# Replicate items from list basing on the second list

Write a function that replicates items in a list based on a second list specifying the number of times items are to be duplicated.

Write the function in Ocaml in a functional way of programming using lists.

If library functions - may be used only with O(1) computational complexity.

For example:

``````duplicate [5;6;7] [0;2;5;3];;
``````

returns:

``````[6;6;7;7;7;7;7]
``````

My code so far:

``````let duplicate (list1, list2)=
let rec read (list2, list1) =
if List.hd list2 = 0 then read (List.tl list2, List.tl list1) else print (List.hd list2, List.hd list1)
let rec print (acc, num) =
num :: (print (acc-1, num));;
``````

First of all, it does not compile, I have “syntax error”…
I do not feel sure about these “nested” functions.
I believe that complexity could be better.

Hi. The issue with your nested functions is that you forgot the `in` keyword. When defining nested functions, you need to show to the compiler that you are still writing the body of the `duplicate` function, and not defining `read` or `print` as brand new functions. Here is a toy example :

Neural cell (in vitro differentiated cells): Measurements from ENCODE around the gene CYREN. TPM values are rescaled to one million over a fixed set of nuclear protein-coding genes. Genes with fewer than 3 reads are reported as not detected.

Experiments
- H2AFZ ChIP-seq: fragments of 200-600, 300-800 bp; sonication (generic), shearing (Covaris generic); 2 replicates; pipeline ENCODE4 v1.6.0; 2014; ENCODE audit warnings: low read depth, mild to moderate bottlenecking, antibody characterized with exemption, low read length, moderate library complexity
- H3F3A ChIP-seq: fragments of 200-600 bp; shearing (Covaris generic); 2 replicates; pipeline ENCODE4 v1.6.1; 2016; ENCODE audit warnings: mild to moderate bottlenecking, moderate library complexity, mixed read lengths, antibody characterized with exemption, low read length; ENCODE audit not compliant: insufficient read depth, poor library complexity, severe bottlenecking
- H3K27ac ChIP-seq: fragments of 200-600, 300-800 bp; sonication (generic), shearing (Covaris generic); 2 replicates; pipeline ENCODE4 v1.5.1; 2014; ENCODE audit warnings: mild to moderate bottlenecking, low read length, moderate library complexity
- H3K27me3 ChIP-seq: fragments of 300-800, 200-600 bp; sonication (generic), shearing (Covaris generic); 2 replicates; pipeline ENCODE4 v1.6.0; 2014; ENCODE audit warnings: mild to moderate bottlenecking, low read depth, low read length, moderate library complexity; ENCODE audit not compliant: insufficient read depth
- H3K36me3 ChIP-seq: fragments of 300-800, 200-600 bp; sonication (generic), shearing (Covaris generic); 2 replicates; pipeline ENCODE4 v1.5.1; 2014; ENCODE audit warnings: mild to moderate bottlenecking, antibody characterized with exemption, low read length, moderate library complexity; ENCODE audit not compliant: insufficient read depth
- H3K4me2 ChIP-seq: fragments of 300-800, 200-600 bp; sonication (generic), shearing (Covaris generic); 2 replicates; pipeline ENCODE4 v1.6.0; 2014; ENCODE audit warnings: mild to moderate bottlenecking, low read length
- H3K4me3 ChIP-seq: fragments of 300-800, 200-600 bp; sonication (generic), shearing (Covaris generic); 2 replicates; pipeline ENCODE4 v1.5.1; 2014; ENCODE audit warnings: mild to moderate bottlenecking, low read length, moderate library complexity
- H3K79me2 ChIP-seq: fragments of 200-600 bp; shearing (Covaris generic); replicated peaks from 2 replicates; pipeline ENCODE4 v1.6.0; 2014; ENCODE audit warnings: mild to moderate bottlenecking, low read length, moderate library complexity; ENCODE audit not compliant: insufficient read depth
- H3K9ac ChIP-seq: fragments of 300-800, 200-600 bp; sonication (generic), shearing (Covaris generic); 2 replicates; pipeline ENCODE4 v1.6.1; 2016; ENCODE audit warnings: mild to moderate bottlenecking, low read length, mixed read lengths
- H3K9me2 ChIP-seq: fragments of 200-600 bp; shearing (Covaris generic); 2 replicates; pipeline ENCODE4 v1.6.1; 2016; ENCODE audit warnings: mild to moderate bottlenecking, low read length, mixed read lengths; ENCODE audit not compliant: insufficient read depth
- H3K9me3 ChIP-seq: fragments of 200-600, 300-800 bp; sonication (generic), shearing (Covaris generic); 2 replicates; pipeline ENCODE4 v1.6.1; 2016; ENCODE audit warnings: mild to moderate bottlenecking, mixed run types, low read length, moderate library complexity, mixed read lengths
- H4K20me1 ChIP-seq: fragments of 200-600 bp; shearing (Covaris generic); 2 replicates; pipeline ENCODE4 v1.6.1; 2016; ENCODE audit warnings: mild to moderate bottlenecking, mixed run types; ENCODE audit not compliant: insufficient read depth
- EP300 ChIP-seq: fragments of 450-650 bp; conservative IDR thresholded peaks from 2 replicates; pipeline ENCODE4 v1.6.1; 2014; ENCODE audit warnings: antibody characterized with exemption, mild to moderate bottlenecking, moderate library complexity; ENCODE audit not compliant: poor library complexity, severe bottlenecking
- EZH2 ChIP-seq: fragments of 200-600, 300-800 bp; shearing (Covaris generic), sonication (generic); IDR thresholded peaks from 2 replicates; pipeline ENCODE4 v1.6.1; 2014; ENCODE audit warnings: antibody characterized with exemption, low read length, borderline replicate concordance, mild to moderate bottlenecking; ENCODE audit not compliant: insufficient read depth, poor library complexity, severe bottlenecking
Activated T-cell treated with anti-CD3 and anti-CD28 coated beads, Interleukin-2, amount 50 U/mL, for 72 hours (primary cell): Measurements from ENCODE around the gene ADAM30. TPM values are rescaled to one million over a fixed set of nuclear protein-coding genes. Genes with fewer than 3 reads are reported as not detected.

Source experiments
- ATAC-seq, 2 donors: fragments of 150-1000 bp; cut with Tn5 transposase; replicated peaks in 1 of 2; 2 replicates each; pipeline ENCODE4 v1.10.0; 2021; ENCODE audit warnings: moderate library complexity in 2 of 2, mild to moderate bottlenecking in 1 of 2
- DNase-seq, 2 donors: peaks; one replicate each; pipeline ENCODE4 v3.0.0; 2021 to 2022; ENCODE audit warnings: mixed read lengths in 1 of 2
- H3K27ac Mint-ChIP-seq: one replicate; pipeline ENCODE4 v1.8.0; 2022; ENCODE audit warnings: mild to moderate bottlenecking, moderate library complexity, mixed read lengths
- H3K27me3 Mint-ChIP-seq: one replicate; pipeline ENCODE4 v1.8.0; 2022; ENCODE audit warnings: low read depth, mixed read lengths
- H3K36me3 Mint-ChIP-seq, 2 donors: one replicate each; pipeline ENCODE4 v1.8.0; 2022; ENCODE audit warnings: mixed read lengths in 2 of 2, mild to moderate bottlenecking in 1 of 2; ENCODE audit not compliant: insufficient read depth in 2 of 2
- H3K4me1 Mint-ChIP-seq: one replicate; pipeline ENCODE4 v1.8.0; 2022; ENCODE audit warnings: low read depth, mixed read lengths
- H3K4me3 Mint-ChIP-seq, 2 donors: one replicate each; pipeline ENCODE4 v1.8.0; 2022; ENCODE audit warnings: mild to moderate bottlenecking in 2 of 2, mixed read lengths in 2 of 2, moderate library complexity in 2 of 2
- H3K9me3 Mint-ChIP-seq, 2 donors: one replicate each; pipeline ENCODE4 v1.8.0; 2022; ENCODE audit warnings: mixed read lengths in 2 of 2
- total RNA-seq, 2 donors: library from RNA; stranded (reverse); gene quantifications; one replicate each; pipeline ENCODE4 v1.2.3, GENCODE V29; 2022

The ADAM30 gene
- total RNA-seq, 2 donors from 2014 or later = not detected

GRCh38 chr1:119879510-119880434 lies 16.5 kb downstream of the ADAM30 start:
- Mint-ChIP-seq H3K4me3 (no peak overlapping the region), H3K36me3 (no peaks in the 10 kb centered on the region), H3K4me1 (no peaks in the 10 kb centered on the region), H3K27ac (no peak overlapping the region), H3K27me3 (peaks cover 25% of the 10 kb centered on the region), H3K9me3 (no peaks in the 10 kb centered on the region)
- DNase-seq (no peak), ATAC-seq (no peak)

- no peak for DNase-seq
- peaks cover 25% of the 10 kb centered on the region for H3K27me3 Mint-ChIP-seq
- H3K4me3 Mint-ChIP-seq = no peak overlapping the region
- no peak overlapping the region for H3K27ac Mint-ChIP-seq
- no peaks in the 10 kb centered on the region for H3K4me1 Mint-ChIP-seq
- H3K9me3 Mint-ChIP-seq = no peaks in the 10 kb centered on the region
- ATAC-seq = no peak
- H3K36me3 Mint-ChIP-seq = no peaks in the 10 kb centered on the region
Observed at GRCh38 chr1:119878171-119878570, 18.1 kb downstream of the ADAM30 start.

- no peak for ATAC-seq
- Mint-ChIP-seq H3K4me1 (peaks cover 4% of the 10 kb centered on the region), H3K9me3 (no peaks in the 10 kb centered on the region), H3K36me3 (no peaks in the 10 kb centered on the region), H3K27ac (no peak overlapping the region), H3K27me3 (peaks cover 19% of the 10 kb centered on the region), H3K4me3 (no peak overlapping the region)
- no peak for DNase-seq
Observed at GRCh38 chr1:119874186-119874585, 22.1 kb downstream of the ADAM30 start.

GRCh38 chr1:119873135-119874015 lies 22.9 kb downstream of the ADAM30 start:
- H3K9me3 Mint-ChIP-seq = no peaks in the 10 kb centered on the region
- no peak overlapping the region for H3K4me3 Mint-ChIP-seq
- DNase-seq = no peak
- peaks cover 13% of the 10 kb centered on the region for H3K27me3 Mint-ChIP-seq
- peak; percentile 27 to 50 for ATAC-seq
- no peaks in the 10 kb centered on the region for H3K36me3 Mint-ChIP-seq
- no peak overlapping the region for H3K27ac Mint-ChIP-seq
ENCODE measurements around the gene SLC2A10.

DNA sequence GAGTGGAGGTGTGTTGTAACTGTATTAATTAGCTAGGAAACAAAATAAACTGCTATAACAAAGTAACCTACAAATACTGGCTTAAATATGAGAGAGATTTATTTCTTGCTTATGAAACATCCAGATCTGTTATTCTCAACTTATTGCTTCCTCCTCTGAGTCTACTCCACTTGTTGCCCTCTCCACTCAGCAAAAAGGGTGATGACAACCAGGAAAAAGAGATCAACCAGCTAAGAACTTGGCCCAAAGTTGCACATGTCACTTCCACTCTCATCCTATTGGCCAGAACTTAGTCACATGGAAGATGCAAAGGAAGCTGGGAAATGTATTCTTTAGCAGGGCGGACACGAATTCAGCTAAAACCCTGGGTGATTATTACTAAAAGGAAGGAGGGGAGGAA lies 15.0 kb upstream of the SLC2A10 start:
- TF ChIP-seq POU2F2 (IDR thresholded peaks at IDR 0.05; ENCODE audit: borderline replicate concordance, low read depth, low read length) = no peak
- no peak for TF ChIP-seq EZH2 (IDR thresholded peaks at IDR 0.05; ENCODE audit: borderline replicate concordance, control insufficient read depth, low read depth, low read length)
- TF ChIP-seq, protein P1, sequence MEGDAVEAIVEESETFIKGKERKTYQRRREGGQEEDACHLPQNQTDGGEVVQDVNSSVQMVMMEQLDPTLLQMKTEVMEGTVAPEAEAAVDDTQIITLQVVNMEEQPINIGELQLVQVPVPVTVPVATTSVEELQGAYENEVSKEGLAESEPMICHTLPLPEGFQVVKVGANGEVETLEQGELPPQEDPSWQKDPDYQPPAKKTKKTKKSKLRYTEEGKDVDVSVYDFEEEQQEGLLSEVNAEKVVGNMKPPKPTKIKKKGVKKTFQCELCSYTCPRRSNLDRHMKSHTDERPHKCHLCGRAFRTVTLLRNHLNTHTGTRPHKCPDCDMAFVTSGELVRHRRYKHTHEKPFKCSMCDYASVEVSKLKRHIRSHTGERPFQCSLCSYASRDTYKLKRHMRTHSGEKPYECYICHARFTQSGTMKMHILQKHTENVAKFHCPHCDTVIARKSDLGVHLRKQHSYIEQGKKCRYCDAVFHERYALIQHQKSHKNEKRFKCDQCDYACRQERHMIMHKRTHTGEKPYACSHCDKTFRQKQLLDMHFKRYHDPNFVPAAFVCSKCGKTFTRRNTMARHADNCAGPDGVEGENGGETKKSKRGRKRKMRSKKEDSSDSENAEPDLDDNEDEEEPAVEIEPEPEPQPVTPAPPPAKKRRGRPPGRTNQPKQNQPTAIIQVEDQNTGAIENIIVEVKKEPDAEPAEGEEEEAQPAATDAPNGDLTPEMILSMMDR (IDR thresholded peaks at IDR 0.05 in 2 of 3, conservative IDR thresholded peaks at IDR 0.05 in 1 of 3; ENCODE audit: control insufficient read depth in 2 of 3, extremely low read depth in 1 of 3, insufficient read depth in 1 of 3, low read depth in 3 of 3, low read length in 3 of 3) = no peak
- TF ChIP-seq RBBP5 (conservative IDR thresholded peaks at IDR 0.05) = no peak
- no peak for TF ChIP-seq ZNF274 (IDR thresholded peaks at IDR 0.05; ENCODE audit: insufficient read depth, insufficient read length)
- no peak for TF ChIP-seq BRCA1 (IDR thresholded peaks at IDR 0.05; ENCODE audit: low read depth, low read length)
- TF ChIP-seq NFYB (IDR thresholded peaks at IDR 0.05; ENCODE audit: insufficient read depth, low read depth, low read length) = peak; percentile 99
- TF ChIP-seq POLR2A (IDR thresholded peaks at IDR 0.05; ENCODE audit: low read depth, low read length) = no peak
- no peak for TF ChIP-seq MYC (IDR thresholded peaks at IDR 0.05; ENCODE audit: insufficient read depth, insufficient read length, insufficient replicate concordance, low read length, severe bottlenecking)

``````let dbl_and_dup x =
let dbl x = x * 2 in
let dup x = (x, x) in
dup (dbl x)
``````

As you can see, `dbl` and `dup` are nested functions, and thus are invisible from outside the `dbl_and_dup` function.

Here is an stdlib version of what you asked, for two lists of same length :

``````let dup l1 l2 =
List.combine l1 l2
|> List.map (fun (e, n) -> List.init n (fun _ -> e))
|> List.concat
``````

A little additional work is required for the function to accept two lists of different lengths. And if you do not want to use library functions, you can define them yourself. Hope it helps !

Not sure, but your stdlib version returns error: Unbound value List.init

You might have an old stdlib. List.init was added in 4.06.